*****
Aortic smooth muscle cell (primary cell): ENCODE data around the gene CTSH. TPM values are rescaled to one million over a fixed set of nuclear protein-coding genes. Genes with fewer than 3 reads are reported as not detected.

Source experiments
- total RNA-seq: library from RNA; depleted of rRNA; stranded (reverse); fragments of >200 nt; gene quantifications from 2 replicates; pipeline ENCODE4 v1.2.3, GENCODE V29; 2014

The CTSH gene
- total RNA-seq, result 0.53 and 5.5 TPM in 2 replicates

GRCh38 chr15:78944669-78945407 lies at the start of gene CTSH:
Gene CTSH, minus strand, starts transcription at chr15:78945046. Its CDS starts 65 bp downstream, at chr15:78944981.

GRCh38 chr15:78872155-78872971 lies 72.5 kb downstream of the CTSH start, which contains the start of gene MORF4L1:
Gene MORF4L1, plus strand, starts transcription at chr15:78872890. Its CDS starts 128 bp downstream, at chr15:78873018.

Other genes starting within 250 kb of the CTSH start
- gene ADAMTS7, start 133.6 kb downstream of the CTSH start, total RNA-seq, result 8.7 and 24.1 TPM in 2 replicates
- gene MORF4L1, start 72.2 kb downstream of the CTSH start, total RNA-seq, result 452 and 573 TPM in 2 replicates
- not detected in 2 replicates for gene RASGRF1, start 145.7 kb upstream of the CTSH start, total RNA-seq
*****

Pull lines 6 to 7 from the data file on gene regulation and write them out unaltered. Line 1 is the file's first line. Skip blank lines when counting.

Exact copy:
GRCh38 chr15:78944669-78945407 lies at the start of gene CTSH:
Gene CTSH, minus strand, starts transcription at chr15:78945046. Its CDS starts 65 bp downstream, at chr15:78944981.